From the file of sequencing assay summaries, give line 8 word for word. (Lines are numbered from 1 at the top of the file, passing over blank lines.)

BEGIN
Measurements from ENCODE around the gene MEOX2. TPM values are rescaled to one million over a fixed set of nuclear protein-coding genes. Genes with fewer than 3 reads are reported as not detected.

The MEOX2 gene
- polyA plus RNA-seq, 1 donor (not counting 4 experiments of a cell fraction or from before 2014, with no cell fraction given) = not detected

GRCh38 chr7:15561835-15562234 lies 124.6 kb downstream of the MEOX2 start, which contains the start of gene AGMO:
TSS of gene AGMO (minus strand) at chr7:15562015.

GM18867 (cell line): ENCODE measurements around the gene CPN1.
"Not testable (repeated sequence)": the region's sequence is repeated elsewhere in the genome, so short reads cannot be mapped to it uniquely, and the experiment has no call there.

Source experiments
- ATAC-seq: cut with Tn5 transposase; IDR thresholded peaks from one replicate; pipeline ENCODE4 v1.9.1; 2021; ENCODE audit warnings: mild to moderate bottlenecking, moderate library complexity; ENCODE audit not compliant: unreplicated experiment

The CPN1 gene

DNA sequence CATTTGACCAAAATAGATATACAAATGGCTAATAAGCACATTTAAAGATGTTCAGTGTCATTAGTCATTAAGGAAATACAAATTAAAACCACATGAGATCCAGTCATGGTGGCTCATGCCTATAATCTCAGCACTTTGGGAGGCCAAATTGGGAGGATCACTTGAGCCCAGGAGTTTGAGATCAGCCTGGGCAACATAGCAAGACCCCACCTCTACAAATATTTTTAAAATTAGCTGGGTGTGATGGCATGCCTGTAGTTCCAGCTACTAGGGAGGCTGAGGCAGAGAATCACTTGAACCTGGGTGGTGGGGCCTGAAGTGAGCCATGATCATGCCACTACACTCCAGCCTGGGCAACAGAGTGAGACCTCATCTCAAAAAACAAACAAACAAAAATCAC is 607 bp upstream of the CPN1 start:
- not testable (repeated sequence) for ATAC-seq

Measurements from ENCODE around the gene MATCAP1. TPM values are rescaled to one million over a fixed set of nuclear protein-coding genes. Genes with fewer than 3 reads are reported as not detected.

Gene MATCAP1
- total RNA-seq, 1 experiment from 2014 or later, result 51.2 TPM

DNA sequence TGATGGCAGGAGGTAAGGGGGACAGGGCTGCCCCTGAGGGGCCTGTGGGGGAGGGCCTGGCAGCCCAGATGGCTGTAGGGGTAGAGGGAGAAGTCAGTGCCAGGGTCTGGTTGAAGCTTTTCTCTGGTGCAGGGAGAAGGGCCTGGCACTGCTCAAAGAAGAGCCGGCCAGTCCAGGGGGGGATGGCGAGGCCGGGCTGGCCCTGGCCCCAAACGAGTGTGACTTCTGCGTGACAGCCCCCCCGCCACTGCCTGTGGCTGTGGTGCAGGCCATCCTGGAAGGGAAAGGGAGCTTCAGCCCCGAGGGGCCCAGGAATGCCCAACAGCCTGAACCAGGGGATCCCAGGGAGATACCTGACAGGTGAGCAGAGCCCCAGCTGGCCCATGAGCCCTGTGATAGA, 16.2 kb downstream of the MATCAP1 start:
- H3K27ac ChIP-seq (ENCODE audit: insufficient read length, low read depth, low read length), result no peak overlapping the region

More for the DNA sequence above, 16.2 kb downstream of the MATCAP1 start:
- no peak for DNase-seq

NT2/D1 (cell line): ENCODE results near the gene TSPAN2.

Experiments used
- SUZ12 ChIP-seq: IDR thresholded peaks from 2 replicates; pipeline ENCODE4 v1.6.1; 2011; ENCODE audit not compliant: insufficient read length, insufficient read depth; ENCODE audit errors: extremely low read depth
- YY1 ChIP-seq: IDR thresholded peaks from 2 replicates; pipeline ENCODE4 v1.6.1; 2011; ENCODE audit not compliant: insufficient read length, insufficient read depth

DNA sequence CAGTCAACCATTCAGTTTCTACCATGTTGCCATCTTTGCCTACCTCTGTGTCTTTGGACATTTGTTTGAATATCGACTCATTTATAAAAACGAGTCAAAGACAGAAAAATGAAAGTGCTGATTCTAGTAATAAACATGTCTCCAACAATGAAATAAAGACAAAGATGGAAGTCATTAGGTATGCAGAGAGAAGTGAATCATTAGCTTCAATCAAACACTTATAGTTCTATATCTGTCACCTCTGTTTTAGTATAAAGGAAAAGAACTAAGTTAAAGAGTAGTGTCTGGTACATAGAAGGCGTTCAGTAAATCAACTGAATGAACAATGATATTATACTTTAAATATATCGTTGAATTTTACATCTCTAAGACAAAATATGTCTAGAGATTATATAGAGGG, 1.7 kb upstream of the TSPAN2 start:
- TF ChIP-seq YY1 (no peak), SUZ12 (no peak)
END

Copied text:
Source experiments